• Exclusive locks (X): Used for operations that modifies data, such as, INSERT, UPDATE and DELETE statements require exclusive locks. No more than one transaction can have an exclusive lock on a resource. If there is an exclusive lock on a resource, no other transaction can access that resource.
  • Intent lock: Sets a lock hierarchy. For example, if a transaction has an exclusive lock on a row, SQL Server places an intent lock on the table. When another transaction requests a lock on a row in the table, SQL Server knows to check the rows to see if they have locks. If a table has no intent lock, it can issue the requested lock without checking each row for a lock.
  • Update lock (U): This type of lock usually placed on a page before performing an update. When SQL Server is ready to update the page, the lock will be promoted to an exclusive page lock.
  • Schema lock: It is used to prevent a table or index that is being used in another session from being dropped or its schema being modified. When a resource is locked with a schema lock, the object cannot be accessed.
  • Bulk update locks (BU): It is used to prevent other processes from accessing a table while bulk load procedure is being processed. It will, however, allow treatment of concurrent bulk load processes, allowing you to execute parallel loads. A bulk load procedure is one performed by using bulk copy program (bcp) or BULK INSERT.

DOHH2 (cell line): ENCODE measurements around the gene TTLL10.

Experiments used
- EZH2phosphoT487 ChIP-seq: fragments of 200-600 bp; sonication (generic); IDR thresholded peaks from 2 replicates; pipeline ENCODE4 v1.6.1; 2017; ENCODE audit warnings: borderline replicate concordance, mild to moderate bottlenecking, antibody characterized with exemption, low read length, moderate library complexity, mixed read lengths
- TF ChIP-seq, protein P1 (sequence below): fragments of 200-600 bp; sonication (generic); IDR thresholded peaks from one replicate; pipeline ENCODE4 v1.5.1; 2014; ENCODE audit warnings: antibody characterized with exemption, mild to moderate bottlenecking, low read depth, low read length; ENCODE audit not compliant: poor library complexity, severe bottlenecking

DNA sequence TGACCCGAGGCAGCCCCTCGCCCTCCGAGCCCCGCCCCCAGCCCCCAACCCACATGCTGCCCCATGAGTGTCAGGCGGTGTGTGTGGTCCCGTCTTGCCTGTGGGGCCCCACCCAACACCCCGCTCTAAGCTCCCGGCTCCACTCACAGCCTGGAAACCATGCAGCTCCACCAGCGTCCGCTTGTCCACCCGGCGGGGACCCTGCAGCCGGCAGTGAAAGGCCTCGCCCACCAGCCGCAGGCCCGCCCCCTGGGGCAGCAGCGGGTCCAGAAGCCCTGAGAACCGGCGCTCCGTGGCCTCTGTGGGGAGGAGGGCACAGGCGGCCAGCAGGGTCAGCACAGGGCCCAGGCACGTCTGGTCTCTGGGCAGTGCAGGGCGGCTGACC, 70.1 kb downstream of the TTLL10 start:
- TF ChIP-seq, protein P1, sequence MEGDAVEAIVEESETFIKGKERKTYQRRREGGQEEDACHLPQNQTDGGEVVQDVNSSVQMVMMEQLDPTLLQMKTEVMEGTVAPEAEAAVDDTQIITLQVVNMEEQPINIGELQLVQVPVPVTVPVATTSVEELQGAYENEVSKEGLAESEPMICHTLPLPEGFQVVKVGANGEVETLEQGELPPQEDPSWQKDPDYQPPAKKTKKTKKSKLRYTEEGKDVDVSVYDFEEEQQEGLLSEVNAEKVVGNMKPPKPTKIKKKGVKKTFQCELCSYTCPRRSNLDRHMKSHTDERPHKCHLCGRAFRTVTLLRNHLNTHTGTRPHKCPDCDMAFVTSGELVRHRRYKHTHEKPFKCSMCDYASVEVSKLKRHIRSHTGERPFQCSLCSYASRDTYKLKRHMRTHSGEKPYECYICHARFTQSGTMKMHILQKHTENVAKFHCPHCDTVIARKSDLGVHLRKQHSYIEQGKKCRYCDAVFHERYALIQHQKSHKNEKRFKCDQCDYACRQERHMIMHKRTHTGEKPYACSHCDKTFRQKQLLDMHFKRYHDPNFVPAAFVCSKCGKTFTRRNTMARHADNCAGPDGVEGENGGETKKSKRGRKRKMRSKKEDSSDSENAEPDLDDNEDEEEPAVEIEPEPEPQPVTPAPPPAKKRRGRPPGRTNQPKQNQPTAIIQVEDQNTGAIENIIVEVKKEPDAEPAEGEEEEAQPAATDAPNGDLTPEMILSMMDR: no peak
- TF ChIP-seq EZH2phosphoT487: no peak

Optimistic and pessimistic locking

They are the two terms that are commonly used to describe locking methods:

  • Pessimistic locking locks resources as they are acquired, holding locks on the duration of the transaction. It is more likely to cause deadlocks. A deadlock occurs when two transactions each blocks access to the resources needed for the other transaction.
  • Optimistic locking assumes that conflicts between transactions are not likely, but it could happen. Transactions can be executed without blocking resources. The only time that the resources are controlled by a conflict is when changes are made to the data. If a conflict occurs, the transaction is rolled back.

Row versioning

Since the release of SQL Server 2005, Microsoft introduced row versioning as an alternative to shared locks. With row versioning, rows are read into tempdb at the beginning of a transaction, and the transaction uses that copy of those rows throughout the length of the transaction. Row versioning protects the transaction from:

  • Dirty reads
  • Nonrepeatable reads
  • Phantoms

Even when using row versioning, SQL Server still has an exclusive lock on a row before updating it.

Row versioning allows for optimum concurrency (multiple users access to data at the same time), while providing good protection. However, you must ensure that tempdb has enough disk space available. Using row versions can also degrade performance due to the resources required to move data in and out of tempdb.